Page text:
A consortium of Australia’s Macquarie Group and Sweden’s Skanska Infrastructure Development reached financial close last Friday on a landmark US public-private partnership (PPP) project: Virginia’s $2.1 billion Downtown Tunnel/Midtown Tunnel/ MLK Extension Project.
The 58-year contract calls for the partners to build “a new two-lane, about 1,700 meter long, submerged tunnel for road transport, maintenance and safety improvements to the existing Midtown Tunnel and an extension of the MLK Freeway,” Skanska said in a statement. The current tunnels handle some 120,000 vehicles a day, Skanska added.
The project, which will take six years to build and carries a construction price tag of $1.47 billion, is being financed with the help of $663.75 million in private activity bonds, paying some 5.5 percent in interest, and a $422 million TIFIA loan. TIFIA is short for Transportation Infrastructure Finance and Innovation Act, a federal government scheme to help loan low cost, low credit funding for infrastructure.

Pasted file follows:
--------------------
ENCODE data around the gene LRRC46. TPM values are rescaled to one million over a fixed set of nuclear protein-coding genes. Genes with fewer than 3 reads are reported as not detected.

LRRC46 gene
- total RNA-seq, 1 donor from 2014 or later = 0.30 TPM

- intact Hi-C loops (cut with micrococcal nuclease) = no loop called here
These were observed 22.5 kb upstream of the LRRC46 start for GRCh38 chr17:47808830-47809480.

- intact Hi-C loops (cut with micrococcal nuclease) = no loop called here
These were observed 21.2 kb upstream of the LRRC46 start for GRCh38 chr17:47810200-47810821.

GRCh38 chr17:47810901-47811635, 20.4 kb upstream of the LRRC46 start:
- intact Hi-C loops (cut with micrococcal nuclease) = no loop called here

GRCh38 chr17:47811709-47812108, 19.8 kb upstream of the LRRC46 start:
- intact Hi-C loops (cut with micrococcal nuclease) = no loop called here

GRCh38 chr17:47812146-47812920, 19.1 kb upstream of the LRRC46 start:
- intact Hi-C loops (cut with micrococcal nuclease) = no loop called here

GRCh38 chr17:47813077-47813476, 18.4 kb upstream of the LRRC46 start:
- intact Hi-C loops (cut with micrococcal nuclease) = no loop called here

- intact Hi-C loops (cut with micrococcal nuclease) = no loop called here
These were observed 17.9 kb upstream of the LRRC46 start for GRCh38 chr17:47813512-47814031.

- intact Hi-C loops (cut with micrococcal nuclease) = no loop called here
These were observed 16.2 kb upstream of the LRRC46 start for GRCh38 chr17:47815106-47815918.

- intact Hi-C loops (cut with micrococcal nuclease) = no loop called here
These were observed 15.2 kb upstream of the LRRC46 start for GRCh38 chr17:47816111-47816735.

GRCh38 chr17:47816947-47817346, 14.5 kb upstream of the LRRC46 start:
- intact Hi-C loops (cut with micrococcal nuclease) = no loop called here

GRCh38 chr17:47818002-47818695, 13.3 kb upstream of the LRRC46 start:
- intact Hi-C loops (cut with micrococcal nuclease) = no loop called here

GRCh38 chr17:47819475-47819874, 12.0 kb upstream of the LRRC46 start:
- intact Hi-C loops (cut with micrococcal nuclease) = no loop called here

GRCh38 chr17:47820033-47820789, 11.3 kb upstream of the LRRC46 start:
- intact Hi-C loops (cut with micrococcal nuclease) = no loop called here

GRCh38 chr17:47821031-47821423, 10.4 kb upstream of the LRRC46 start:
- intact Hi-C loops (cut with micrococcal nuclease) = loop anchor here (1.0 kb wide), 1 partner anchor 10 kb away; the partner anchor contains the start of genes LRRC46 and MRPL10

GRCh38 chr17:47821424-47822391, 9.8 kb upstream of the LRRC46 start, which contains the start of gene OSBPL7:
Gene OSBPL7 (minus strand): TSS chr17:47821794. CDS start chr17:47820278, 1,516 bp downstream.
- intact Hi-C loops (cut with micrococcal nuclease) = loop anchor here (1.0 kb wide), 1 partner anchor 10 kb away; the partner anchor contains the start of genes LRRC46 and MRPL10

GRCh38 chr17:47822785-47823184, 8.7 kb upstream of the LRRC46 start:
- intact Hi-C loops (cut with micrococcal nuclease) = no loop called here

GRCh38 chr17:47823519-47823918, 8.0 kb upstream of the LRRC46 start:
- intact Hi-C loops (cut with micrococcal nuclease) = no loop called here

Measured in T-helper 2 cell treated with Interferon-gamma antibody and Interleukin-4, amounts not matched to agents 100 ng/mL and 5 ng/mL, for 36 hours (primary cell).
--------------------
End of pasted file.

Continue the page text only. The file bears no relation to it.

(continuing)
The TIFIA loan will help shore up the senior debt through a deferred principal and interest payment structure that excludes interest payments for the first 10 years after financial close. From years 11 to 18 following close, only a portion of the interest payment is required whereas principal payments will only start 25 years after financial close, in 2037. The TIFIA loan payments come after senior debt service.
Macquarie and Skanska are contributing some $272 million in equity for the project with the remainder coming from a grant from the Virginia Department of Transportation (VDOT) and toll revenues to be collected from the existing tunnels over the construction period.
That effectively means the project is not fully funded at financial close, since it is relying on some $368 million in toll revenues to be collected over its six-year construction period. It also means the partners had to provide a $50.6 million letter of credit to backstop any potential shortfall in toll revenues.
Ratings agency Standard & Poor’s (S&P) pointed out in a note that there is some “uncertainty regarding people’s willingness to pay the toll. While tunnels and other area facilities had tolls, they were removed more than 20 years ago and the region does not have recent experience with toll facilities.” S&P added that this factor might also affect the project’s ramp-up period.
The Midtown Tunnel project is fully exposed to traffic, revenue and toll collection risk, with fares variously ranging from $0.50 to $1.84 and collected electronically.